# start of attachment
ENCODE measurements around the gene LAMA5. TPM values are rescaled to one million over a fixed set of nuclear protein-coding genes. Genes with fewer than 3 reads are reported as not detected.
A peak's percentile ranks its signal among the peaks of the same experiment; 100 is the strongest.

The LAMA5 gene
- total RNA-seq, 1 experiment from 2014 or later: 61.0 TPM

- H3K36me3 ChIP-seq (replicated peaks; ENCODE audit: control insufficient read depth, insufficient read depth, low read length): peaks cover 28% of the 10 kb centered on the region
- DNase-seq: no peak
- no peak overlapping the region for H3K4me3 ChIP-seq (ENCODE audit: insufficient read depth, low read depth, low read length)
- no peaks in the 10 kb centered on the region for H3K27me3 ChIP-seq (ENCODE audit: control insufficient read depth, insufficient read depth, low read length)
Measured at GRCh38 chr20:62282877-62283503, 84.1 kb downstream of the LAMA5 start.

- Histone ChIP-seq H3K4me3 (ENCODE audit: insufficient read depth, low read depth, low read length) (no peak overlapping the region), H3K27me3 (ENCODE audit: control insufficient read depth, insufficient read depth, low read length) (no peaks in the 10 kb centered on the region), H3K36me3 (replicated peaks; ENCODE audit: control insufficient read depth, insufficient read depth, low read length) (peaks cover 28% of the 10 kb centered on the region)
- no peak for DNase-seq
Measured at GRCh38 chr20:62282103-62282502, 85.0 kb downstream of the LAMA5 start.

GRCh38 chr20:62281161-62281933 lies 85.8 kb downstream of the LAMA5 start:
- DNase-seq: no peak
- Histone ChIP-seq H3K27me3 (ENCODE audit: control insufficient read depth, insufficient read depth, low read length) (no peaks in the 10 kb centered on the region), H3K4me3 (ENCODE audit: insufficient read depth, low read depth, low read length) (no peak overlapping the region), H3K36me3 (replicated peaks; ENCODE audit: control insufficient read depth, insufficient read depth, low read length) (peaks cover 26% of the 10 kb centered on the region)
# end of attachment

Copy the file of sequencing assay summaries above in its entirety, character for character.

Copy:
ENCODE measurements around the gene LAMA5. TPM values are rescaled to one million over a fixed set of nuclear protein-coding genes. Genes with fewer than 3 reads are reported as not detected.
A peak's percentile ranks its signal among the peaks of the same experiment; 100 is the strongest.

The LAMA5 gene
- total RNA-seq, 1 experiment from 2014 or later: 61.0 TPM

- H3K36me3 ChIP-seq (replicated peaks; ENCODE audit: control insufficient read depth, insufficient read depth, low read length): peaks cover 28% of the 10 kb centered on the region
- DNase-seq: no peak
- no peak overlapping the region for H3K4me3 ChIP-seq (ENCODE audit: insufficient read depth, low read depth, low read length)
- no peaks in the 10 kb centered on the region for H3K27me3 ChIP-seq (ENCODE audit: control insufficient read depth, insufficient read depth, low read length)
Measured at GRCh38 chr20:62282877-62283503, 84.1 kb downstream of the LAMA5 start.

- Histone ChIP-seq H3K4me3 (ENCODE audit: insufficient read depth, low read depth, low read length) (no peak overlapping the region), H3K27me3 (ENCODE audit: control insufficient read depth, insufficient read depth, low read length) (no peaks in the 10 kb centered on the region), H3K36me3 (replicated peaks; ENCODE audit: control insufficient read depth, insufficient read depth, low read length) (peaks cover 28% of the 10 kb centered on the region)
- no peak for DNase-seq
Measured at GRCh38 chr20:62282103-62282502, 85.0 kb downstream of the LAMA5 start.

GRCh38 chr20:62281161-62281933 lies 85.8 kb downstream of the LAMA5 start:
- DNase-seq: no peak
- Histone ChIP-seq H3K27me3 (ENCODE audit: control insufficient read depth, insufficient read depth, low read length) (no peaks in the 10 kb centered on the region), H3K4me3 (ENCODE audit: insufficient read depth, low read depth, low read length) (no peak overlapping the region), H3K36me3 (replicated peaks; ENCODE audit: control insufficient read depth, insufficient read depth, low read length) (peaks cover 26% of the 10 kb centered on the region)